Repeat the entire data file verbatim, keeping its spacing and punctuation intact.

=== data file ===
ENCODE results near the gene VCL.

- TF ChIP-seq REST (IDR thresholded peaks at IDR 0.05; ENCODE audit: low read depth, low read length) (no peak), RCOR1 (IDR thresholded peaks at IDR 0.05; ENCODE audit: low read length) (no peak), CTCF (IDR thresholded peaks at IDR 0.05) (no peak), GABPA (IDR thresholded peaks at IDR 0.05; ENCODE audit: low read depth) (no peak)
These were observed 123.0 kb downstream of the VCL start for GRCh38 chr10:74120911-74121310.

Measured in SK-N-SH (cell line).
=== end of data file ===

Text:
ENCODE results near the gene VCL.

- TF ChIP-seq REST (IDR thresholded peaks at IDR 0.05; ENCODE audit: low read depth, low read length) (no peak), RCOR1 (IDR thresholded peaks at IDR 0.05; ENCODE audit: low read length) (no peak), CTCF (IDR thresholded peaks at IDR 0.05) (no peak), GABPA (IDR thresholded peaks at IDR 0.05; ENCODE audit: low read depth) (no peak)
These were observed 123.0 kb downstream of the VCL start for GRCh38 chr10:74120911-74121310.

Measured in SK-N-SH (cell line).